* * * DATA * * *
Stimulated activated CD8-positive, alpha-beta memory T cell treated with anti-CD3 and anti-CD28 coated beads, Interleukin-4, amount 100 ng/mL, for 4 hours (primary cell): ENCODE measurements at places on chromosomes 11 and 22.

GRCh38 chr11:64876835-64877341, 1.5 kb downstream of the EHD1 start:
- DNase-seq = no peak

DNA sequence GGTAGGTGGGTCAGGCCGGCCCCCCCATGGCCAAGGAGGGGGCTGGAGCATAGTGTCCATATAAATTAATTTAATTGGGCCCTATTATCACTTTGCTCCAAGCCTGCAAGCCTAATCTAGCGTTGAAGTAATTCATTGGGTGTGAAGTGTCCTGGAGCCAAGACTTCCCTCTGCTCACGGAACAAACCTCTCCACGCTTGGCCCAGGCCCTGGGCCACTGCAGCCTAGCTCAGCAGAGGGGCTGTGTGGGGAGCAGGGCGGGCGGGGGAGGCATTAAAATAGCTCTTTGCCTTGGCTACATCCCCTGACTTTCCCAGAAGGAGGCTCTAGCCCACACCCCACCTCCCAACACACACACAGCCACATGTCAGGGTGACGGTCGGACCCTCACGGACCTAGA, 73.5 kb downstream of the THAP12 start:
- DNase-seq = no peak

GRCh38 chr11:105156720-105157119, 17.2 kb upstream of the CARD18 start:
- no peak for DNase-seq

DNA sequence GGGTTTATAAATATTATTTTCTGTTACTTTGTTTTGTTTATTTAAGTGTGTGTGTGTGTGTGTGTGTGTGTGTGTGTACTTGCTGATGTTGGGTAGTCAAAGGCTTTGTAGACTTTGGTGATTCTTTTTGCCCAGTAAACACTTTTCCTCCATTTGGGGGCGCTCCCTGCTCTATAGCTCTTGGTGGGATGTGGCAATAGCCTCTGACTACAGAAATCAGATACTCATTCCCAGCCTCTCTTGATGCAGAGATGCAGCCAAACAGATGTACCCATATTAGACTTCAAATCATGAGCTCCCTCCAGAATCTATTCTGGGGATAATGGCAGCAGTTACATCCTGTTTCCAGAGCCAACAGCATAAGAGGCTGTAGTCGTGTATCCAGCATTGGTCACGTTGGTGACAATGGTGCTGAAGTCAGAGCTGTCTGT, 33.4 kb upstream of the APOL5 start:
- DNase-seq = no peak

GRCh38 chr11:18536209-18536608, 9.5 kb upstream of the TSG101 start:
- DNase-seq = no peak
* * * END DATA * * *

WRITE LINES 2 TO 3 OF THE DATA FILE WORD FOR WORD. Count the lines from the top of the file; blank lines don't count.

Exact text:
GRCh38 chr11:64876835-64877341, 1.5 kb downstream of the EHD1 start:
- DNase-seq = no peak